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They’re seemingly all clones too, with just a handful of enemy character models. Whether they’re escaped prisoners, company guards or rebels, the enemies within each group all seem to employ the exact same model. Some levels break up the monotony of the “walk-talk-hide-shoot” gauntlet by making you stealth your way through, sneaking up behind lantern-carrying enemies and offing them, one-by-one by virtue of a QTE stab. Get spotted, and it’s instant death, back to the last checkpoint to do it all anew. That’s exactly as fun as it sounds, and yes – every guard happens to have the same model.

Sometimes, the action’s slightly bolstered by some of the less-conventional, more fanciful weapons from Tesla’s armoury. It’s undeniably fun, zapping an overzealous enemy with a bolt of lightning, and equally as enthralling to pepper an enemy with incendiary Thermite, and then cackle in maniacal glee as you set it all on fire.

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Crucially, though – and this is one of the more upsetting points  – is that the supernatural stuff is barely there. There are exactly three encounters with regular werewolves, and they all play out exactly the same; you’re caught in a warehouse and have a handful of them charging at you one at a time, and you’ve either got to kill ‘em or tap X to get out of the way. Rinse and repeat. You’ll have two encounters with a bigger, badder werewolf, and both of these play out exactly the same as well; nice looking, but barely interactive, QTE-laden knife fights. There’s very little about the actual playable game that isn’t boring, unfortunately.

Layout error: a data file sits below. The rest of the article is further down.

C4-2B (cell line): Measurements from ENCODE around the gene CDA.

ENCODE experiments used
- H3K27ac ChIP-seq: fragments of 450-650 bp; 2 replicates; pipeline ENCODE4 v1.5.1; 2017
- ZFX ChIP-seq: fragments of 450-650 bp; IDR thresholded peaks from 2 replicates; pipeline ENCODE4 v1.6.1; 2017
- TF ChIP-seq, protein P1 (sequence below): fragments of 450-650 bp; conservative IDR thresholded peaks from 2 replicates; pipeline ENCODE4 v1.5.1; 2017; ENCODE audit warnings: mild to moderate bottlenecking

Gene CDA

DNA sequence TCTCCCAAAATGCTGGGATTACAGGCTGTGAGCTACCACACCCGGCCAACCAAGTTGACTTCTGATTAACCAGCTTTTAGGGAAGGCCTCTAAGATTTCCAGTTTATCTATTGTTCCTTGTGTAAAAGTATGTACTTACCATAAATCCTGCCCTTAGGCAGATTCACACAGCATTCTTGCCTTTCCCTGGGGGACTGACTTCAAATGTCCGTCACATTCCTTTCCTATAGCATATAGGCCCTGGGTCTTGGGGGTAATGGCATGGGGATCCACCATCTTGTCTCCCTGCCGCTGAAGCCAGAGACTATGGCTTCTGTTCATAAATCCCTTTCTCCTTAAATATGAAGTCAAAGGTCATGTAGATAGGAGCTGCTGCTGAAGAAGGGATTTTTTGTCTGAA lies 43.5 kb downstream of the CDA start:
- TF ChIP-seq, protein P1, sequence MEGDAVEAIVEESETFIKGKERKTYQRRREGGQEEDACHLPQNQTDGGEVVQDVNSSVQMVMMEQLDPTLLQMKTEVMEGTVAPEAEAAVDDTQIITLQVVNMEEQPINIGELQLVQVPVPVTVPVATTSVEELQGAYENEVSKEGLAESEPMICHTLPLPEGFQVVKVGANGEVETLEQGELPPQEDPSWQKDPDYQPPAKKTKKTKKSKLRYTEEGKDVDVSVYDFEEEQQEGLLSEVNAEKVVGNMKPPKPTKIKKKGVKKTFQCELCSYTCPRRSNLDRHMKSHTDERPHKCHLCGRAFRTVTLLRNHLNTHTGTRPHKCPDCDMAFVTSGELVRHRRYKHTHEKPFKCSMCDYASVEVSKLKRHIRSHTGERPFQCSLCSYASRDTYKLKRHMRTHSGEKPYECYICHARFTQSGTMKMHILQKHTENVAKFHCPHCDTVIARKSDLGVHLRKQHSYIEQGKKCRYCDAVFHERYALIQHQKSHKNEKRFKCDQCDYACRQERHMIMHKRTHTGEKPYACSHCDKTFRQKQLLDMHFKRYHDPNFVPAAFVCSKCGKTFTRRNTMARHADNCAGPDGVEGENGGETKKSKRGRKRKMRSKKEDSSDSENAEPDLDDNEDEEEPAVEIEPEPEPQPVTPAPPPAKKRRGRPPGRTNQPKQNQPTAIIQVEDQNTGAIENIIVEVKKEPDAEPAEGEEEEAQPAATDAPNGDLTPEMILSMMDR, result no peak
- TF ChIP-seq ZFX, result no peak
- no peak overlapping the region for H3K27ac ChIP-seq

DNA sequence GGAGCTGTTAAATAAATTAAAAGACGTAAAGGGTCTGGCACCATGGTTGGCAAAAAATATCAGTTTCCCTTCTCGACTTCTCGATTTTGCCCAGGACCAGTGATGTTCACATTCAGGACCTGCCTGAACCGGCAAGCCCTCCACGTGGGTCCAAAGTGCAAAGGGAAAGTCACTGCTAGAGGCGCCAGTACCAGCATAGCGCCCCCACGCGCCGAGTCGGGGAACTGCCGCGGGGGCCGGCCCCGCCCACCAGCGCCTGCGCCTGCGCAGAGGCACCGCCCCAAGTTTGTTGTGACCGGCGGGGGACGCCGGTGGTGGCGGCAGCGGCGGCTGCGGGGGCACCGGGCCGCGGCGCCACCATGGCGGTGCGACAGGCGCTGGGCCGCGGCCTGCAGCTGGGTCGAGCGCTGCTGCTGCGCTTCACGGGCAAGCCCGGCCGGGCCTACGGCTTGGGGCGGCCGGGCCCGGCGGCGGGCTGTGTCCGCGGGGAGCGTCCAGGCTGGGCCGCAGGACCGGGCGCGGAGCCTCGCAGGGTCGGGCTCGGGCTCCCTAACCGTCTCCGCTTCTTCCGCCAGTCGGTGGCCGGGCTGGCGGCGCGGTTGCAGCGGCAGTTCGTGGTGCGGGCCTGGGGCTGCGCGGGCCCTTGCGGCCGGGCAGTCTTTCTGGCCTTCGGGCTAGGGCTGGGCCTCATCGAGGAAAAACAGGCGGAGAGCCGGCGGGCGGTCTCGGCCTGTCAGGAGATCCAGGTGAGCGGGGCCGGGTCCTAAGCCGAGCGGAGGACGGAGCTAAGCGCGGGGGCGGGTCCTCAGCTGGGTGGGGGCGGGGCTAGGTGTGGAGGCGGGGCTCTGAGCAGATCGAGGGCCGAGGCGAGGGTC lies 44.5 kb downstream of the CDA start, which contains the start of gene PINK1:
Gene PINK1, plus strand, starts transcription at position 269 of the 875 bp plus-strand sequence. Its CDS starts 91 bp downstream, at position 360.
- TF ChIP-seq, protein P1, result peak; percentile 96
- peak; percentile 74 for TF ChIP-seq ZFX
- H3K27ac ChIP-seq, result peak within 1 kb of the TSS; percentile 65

That would be mitigated somewhat if the story itself wasn’t so vapid and uninspired. Overwrought and filled to the brim with predictable clichés, The Order’s story doesn’t really go anywhere. Every plot twist, turn and betrayal can be seen a mile off. The rest of Galahad’s crew; the stern mentor, Percival; the ladies’ man, the Marquis de Lafayette and the Lady Igraine, the um…token woman, I suppose all lack personality right until the very end, when the game unceremoniously comes to a close – setting itself up for the quite obviously planned sequel. There’s no real resolution. It should leave players wanting more, but I certainly don’t want any more of this.

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There’s nothing to really do once you’ve hit the credits, not that you’d particularly want to. There’s no compelling reason to hunt for collectibles, and very little to explore. Laughably, the “extras” menu item on the game’s main screen leads to nothing but credits.

If The Order: 1886 does have anything going for it, it’s in its visual resplendence. It’s difficult to state how good the game looks sometimes, bordering on photorealism as it does. Its foggy London, so intricately detailed is incredibly atmospheric and the level of detail is mesmerising – right down to the stitching on Galahad’s gloves. It’s a good thing it looks as good as it does, because you spend more time staring at it than actually playing it. It’s clichéd and rote – with just about the bravest thing the game attempts being a display of male nudity. Yup, it’s got dicks.

The whole thing’s unfortunately been muddied by its cinematic pursuits, prioritising style and atmosphere over substance. Shallow, slow and downright generic gameplay do little to hide The Order’s most egregious sin as a video game: it’s just plain boring.

Last Updated: February 20, 2015

The Order: 1886
Great visuals alone do not a great game make - and there's unfortunately very little in The Order: 1886 to elevate it beyond being a pretty, but shallow and insipid shooter. It commits the one sin no interactive entertainment should: it's painfully boring.
The Order: 1886 was reviewed on PlayStation 4
63 / 100